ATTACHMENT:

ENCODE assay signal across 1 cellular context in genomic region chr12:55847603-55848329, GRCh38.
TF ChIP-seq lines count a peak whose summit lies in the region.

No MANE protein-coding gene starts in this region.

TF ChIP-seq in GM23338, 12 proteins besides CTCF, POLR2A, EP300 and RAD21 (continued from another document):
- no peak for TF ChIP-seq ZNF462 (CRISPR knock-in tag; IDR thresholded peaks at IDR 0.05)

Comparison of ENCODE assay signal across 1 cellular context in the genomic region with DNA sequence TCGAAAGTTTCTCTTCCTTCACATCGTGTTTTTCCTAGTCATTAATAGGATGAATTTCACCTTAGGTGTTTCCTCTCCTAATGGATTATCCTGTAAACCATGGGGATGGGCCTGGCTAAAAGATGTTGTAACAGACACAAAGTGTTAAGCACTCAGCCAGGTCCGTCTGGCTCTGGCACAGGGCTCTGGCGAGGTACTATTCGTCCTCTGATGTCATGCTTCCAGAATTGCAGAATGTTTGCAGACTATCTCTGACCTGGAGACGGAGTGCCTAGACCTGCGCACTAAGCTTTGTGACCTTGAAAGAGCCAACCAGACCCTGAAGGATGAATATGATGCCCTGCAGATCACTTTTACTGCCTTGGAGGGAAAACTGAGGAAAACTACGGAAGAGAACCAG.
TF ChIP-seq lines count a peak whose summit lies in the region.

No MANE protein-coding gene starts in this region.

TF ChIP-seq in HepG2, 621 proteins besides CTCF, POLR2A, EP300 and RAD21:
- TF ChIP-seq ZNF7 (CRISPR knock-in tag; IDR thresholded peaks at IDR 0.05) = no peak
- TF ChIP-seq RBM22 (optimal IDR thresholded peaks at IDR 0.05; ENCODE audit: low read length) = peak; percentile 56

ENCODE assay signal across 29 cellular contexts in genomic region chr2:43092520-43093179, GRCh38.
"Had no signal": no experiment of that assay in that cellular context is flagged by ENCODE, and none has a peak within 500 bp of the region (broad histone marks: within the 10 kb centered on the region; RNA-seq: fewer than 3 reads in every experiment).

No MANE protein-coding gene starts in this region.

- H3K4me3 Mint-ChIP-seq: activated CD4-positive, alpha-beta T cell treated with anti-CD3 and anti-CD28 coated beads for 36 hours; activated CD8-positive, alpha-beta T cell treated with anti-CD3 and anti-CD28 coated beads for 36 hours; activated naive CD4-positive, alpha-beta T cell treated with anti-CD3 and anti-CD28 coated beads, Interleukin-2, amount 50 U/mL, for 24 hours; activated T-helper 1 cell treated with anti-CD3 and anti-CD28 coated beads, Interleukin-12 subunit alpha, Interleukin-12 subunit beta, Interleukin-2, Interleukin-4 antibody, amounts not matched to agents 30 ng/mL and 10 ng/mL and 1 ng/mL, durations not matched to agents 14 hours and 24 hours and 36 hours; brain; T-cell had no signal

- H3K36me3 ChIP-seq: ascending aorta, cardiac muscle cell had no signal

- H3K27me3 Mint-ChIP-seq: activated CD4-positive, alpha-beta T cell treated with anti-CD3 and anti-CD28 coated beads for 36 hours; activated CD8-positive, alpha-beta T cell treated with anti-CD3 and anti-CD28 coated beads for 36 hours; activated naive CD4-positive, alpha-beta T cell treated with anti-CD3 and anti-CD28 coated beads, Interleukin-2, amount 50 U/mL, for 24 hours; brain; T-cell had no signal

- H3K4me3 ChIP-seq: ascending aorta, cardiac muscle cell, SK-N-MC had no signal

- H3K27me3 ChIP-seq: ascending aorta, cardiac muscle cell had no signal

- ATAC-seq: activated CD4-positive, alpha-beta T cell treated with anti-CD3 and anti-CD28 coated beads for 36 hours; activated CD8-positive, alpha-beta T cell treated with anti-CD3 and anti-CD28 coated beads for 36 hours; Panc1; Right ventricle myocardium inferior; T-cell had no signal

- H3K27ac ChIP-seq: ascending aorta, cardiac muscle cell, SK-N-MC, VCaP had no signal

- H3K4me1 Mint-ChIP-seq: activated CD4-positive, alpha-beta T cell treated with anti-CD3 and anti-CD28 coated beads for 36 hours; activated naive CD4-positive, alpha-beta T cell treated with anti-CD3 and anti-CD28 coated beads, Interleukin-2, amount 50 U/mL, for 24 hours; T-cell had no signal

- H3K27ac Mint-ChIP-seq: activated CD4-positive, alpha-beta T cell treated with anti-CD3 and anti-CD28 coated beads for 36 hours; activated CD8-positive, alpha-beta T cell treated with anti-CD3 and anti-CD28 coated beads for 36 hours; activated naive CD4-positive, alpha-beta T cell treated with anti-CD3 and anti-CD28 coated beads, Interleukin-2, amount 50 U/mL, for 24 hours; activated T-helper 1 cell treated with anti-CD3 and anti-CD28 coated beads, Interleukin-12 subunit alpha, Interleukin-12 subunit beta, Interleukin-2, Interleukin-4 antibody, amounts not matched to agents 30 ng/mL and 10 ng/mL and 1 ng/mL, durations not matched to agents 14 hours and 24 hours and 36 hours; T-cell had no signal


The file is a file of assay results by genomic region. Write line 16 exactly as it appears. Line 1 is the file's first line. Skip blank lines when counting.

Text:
- H3K36me3 ChIP-seq: ascending aorta, cardiac muscle cell had no signal